If you're struggling to sleep due to hay fever, you're certainly not alone. Google searches for 'hay fever sleep' are up by 733% since mid-April, with sufferers battling symptoms at night.
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If you're doing all you can to tackle itchy, streaming eyes, headaches and uncontrollable sneezing, consider how your bedroom might be able to help alleviate your symptoms.
A few small tweaks to your bedroom's conditions could help you get a refreshing night's sleep. MattressOnline (opens in new tab) says one good trick is to cover your bed with a spare sheet during the day, forming a 'pollen barrier'.
Try throwing a spare sheet over your best bed sheets and ideally cover your pillows up, too. This quick fix will take less than a minute and all you need is a spare bed sheet or two.
'This prevents allergens from sitting on your bedding,' says MattressOnline. 'You can take it off each evening and your duvet should be safe from particles.' If you're finding it hard to get comfortable at all, consider if it's time to buy a new mattress - our best mattress guide will help you pick.
Part of the battle is simply feeling hot and bothered at night - investing in silk pillows and a calming pillow spray will make the world of difference. More on this in our guide to the best sleep aids you can buy online.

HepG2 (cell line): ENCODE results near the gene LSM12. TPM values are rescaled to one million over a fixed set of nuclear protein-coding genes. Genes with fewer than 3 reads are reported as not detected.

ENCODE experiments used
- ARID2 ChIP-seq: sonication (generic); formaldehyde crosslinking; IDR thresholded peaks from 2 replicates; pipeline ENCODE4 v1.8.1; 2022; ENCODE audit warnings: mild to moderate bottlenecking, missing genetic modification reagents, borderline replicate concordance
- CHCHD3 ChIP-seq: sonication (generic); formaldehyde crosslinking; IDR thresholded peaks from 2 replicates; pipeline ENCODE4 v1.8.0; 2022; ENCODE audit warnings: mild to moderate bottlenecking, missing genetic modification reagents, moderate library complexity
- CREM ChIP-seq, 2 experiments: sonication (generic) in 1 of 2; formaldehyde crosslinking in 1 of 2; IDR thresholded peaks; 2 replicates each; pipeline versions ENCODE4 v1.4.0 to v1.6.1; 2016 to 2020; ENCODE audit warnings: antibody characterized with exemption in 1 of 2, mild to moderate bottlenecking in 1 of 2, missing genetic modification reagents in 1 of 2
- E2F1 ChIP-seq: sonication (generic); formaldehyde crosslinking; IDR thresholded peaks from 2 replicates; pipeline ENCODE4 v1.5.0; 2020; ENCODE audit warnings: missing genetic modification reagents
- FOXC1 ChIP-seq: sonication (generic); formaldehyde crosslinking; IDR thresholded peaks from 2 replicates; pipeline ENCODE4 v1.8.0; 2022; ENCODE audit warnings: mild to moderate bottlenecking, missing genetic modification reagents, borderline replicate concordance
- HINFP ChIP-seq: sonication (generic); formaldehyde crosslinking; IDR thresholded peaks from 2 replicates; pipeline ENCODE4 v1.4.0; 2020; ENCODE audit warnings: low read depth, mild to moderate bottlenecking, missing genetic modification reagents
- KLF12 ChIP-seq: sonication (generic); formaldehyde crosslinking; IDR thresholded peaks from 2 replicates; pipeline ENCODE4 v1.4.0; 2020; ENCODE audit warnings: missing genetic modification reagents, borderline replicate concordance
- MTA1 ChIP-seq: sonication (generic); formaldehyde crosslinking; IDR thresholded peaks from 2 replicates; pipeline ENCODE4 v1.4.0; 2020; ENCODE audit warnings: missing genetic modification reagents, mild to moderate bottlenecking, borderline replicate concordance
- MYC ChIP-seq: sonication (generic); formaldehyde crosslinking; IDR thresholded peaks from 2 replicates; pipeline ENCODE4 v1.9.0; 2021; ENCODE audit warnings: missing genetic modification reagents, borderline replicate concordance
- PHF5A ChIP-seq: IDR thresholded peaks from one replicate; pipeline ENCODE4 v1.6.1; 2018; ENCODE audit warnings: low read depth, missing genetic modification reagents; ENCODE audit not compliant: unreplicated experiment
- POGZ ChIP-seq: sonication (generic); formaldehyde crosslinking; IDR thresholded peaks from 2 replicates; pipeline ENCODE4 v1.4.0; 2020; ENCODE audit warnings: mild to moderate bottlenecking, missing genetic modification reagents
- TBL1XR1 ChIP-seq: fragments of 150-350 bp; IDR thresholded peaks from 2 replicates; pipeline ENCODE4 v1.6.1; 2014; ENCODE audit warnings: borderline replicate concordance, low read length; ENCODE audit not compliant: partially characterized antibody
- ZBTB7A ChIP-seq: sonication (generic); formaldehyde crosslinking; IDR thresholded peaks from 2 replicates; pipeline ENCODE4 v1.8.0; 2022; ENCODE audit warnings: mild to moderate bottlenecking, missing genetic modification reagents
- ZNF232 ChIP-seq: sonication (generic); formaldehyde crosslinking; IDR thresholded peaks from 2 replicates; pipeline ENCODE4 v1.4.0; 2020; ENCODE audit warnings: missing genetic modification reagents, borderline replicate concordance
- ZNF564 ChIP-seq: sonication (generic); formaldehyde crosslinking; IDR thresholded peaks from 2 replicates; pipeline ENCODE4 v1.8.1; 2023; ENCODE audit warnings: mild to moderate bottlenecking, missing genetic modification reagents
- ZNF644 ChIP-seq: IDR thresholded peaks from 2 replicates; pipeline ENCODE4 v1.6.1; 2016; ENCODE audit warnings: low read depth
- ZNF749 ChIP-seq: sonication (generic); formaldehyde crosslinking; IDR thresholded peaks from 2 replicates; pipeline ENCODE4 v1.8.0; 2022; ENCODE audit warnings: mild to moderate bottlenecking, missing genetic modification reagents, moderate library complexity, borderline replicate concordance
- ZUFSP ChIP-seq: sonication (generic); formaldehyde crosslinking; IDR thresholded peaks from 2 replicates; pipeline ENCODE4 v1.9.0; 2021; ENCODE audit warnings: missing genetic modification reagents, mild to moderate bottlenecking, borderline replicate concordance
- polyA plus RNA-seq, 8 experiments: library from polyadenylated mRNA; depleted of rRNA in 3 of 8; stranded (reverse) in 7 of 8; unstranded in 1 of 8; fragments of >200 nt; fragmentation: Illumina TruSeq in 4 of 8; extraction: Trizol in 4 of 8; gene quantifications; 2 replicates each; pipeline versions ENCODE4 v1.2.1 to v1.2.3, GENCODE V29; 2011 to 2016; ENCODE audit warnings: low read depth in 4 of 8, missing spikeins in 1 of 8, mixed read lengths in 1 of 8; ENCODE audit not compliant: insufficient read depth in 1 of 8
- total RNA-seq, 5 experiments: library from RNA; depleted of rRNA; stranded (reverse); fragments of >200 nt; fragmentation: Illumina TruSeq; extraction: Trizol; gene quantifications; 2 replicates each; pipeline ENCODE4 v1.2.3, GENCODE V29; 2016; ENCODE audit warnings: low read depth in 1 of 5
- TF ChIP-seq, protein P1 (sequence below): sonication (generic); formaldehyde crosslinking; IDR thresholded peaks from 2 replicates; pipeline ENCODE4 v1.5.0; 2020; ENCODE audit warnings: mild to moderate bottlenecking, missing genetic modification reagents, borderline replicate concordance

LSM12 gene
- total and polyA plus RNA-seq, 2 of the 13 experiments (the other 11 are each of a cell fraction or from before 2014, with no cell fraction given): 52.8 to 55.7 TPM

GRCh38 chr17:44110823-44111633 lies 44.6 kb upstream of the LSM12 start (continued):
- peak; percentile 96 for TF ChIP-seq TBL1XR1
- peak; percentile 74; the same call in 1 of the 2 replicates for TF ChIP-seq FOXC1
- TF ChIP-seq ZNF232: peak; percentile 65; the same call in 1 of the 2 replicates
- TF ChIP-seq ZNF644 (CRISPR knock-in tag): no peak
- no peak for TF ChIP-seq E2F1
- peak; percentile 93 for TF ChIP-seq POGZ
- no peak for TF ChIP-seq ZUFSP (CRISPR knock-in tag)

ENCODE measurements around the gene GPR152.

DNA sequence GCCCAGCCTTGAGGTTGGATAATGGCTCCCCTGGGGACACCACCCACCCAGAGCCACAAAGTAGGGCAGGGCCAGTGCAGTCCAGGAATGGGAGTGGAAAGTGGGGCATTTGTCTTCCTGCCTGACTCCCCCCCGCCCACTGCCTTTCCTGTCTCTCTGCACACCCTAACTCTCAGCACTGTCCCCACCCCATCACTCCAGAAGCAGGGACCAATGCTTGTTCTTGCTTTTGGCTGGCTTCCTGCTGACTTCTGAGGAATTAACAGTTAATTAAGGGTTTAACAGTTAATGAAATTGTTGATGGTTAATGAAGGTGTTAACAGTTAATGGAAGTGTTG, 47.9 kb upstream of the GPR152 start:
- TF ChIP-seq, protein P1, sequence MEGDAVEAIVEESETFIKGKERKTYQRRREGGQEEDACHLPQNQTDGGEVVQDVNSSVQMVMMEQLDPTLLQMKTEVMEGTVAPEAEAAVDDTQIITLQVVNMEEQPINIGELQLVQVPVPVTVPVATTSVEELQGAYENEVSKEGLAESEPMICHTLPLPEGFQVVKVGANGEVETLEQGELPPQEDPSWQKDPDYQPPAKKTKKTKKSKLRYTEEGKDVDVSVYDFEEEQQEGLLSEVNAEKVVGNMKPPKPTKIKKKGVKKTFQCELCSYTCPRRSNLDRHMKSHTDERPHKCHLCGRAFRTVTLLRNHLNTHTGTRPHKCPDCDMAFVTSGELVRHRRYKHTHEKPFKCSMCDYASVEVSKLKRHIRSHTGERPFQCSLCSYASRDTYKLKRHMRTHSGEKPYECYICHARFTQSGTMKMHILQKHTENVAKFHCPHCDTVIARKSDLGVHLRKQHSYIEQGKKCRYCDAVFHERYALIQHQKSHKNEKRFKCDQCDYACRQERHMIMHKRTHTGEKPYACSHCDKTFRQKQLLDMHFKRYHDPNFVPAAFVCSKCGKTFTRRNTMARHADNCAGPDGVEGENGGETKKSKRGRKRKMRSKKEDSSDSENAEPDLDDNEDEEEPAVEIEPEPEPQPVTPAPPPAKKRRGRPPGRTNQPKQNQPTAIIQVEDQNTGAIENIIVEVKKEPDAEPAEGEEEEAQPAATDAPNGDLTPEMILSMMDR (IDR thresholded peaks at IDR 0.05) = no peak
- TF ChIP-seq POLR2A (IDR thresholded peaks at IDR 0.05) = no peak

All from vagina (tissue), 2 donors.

Also, it may seem obvious, but remember to wash your bedding once a week on a hot wash to kill pollen particles. Drying your bedding indoors rather than outdoors is preferable, too.
This will stop pollen from the trees from landing on the sheets and sitting in the creases or sticking to them, making your allergies worse.
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Even with your pollen barrier, keep windows in your bedroom shut where possible to prevent pollen particles from making their way into your room. These will attach themselves to furniture and linen such as bedding which could leave you to suffer with allergies when you go to sleep.
Shutting all doors and windows takes no time at all, and will mean your room isn’t full of allergens like dust mites and pollen particles.
While we wait for the pollen count to go down and for our eyes to de-puff, we'll be trying the pollen barrier and hoping for the best.